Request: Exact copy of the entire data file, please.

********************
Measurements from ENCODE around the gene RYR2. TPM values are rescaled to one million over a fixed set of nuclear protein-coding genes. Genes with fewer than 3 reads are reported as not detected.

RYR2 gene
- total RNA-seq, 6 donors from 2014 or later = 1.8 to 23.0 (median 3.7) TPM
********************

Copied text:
Measurements from ENCODE around the gene RYR2. TPM values are rescaled to one million over a fixed set of nuclear protein-coding genes. Genes with fewer than 3 reads are reported as not detected.

RYR2 gene
- total RNA-seq, 6 donors from 2014 or later = 1.8 to 23.0 (median 3.7) TPM